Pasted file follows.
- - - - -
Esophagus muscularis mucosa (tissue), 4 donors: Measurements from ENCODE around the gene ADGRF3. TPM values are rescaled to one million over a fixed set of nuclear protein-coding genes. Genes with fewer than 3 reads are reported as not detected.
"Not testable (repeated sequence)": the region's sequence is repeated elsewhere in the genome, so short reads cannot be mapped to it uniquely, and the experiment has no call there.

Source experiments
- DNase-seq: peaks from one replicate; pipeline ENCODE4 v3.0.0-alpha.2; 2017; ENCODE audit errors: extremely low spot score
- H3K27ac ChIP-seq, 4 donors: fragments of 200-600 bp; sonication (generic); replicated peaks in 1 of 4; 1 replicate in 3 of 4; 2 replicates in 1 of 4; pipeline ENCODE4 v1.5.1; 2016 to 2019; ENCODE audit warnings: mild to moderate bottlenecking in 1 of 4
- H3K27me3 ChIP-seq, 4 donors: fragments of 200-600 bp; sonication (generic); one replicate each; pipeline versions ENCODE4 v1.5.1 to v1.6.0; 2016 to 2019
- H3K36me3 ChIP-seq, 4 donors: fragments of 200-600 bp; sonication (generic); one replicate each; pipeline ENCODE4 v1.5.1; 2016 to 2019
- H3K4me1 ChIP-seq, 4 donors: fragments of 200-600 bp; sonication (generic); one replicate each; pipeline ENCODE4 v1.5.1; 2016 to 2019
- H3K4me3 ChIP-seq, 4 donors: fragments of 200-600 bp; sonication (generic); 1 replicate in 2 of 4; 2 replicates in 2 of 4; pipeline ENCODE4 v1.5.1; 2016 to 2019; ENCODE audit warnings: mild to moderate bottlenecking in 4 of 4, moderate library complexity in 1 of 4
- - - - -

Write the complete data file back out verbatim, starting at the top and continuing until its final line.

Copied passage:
Esophagus muscularis mucosa (tissue), 4 donors: Measurements from ENCODE around the gene ADGRF3. TPM values are rescaled to one million over a fixed set of nuclear protein-coding genes. Genes with fewer than 3 reads are reported as not detected.
"Not testable (repeated sequence)": the region's sequence is repeated elsewhere in the genome, so short reads cannot be mapped to it uniquely, and the experiment has no call there.

Source experiments
- DNase-seq: peaks from one replicate; pipeline ENCODE4 v3.0.0-alpha.2; 2017; ENCODE audit errors: extremely low spot score
- H3K27ac ChIP-seq, 4 donors: fragments of 200-600 bp; sonication (generic); replicated peaks in 1 of 4; 1 replicate in 3 of 4; 2 replicates in 1 of 4; pipeline ENCODE4 v1.5.1; 2016 to 2019; ENCODE audit warnings: mild to moderate bottlenecking in 1 of 4
- H3K27me3 ChIP-seq, 4 donors: fragments of 200-600 bp; sonication (generic); one replicate each; pipeline versions ENCODE4 v1.5.1 to v1.6.0; 2016 to 2019
- H3K36me3 ChIP-seq, 4 donors: fragments of 200-600 bp; sonication (generic); one replicate each; pipeline ENCODE4 v1.5.1; 2016 to 2019
- H3K4me1 ChIP-seq, 4 donors: fragments of 200-600 bp; sonication (generic); one replicate each; pipeline ENCODE4 v1.5.1; 2016 to 2019
- H3K4me3 ChIP-seq, 4 donors: fragments of 200-600 bp; sonication (generic); 1 replicate in 2 of 4; 2 replicates in 2 of 4; pipeline ENCODE4 v1.5.1; 2016 to 2019; ENCODE audit warnings: mild to moderate bottlenecking in 4 of 4, moderate library complexity in 1 of 4